The said District Councillor (see below) is apparently on a mission, and is rumoured to move around town with a pair of scissors..! He attacked another lady wearing trousers last week, this time a mature woman and not a school girl. The incident took place near Apac Hospital, which was not such a strategic venue as there are always many people in and around the only hospital in the district of Apac (population: ca. 490,000).
The lady who suffered the humility of having her trousers torn by a politician, was nevertheless not so easy to intimidate and she reported the incident to Apac police! The Hon. Malakwang was thereafter arrested, but is out on a police bond.
As the first ‘trouser incident’ was only the first of a string of assaults, it has become clear that such leg wear carry a great deal of symbolic weight. Claiming that he is fulfilling the wishes of Won Nyaci, the Langi Supreme Cultural Leader, Hon. Malakwang’s actions – like many revolutionary or reactionary ones before – might be said to represent the negotiation of a certain transition. It does not matter so much how the Won Nyaci actually judges the wearing of trousers by women; what matters is that the Won Nyaci represents the weight of tradition.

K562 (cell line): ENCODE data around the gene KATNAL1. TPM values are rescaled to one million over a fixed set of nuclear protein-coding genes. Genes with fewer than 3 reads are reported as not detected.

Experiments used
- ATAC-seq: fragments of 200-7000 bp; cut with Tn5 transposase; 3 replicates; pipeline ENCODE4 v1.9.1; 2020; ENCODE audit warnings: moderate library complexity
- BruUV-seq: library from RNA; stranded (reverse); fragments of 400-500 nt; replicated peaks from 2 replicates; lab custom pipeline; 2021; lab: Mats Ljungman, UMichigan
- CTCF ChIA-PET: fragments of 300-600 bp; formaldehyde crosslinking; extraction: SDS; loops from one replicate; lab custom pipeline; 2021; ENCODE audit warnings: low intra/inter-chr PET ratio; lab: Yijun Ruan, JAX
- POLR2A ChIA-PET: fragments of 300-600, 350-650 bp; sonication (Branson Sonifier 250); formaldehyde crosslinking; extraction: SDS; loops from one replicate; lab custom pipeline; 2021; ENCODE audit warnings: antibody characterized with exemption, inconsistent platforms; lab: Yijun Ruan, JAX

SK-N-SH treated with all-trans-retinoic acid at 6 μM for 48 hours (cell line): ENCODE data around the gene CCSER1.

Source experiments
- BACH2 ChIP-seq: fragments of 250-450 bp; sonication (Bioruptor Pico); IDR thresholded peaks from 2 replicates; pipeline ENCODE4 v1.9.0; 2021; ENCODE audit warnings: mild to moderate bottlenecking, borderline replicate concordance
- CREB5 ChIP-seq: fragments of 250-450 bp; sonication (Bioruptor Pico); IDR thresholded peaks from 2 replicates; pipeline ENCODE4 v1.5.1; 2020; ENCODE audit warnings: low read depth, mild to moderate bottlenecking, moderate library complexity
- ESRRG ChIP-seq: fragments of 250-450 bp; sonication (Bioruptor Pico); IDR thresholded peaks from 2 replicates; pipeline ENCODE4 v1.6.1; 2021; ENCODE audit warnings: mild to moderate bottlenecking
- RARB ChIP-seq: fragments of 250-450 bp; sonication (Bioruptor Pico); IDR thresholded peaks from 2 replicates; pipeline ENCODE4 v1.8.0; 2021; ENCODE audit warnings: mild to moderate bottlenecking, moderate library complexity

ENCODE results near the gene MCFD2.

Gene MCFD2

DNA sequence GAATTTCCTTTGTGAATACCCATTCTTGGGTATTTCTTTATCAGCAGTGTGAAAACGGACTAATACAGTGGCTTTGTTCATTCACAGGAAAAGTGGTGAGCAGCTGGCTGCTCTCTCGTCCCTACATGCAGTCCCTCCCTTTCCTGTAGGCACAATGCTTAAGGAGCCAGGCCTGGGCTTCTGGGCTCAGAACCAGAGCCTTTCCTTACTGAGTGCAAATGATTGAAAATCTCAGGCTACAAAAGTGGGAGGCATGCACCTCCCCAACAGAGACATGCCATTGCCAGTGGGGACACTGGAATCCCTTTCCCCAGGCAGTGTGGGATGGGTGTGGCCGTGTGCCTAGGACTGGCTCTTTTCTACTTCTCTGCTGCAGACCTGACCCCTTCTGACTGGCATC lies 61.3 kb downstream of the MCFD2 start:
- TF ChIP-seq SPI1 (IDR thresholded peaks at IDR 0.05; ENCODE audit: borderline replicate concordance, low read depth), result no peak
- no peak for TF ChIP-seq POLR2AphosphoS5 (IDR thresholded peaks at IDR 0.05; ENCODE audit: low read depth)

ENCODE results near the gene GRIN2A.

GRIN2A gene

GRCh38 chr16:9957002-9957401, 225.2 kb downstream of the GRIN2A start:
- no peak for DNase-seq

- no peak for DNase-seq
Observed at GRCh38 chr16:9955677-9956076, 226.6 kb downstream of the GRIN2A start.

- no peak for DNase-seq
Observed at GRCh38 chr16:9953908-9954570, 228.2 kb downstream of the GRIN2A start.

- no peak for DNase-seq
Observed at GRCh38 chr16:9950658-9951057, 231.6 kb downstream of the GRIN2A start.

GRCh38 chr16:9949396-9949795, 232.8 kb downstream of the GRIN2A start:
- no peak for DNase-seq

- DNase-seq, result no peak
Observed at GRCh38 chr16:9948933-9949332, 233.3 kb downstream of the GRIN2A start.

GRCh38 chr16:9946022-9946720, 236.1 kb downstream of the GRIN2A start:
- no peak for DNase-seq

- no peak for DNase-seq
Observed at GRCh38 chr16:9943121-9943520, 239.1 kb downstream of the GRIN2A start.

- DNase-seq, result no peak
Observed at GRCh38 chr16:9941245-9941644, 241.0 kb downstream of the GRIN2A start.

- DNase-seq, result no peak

Many developments in Africa have been described within the dichotomous paradigm of tradition-modernity, and most of them have been pretty unhelpful, describing all that Africa is not and failing to understand what is. But The Trouser Incidents of Apac are so obviously, to me at least, about a transition from a patriarchal society which defined a ‘Good Langi Woman’ in terms of subservience, modesty, domesticity and motherhood, to a patriarchal society where women are relatively more independent: educated and earning an income while still mothers.
Trousers symbolised also in Europe all the masculine values of strength, intelligence and independence; and were therefore out of bounds for women. Karen Blixen, whose conditions of life on her farm in Kenya had made her a very independent and atypical woman, reflects upon the changing role of women in Europe in a letter to her mother in 1924:
I would like nothing but to become subservient to a Man whom I admire, but for a Pair of Trousers in themselves I do not harbour any holy Awe, and I think that it is good that they, like Geizler’s Hat, have come off their high Ground. They were perhaps once a holy Symbol, and that was perhaps happier and better Times, but now – nobody knows any more what it was they once symbolised.
(Letters from Africa 1914-1931, p. 241)
Trousers – ‘once a holy Symbol’ – had come off the pedestal in Europe, as women became more economically independent. During the First World War, hundreds of thousands of women had to earn a living independently of their husbands, conscripted or dead. In that context, and in the context of the next world war, it was difficult for the men to resist this development. But in Apac, it is being fought: with scissors. And, perhaps, in court.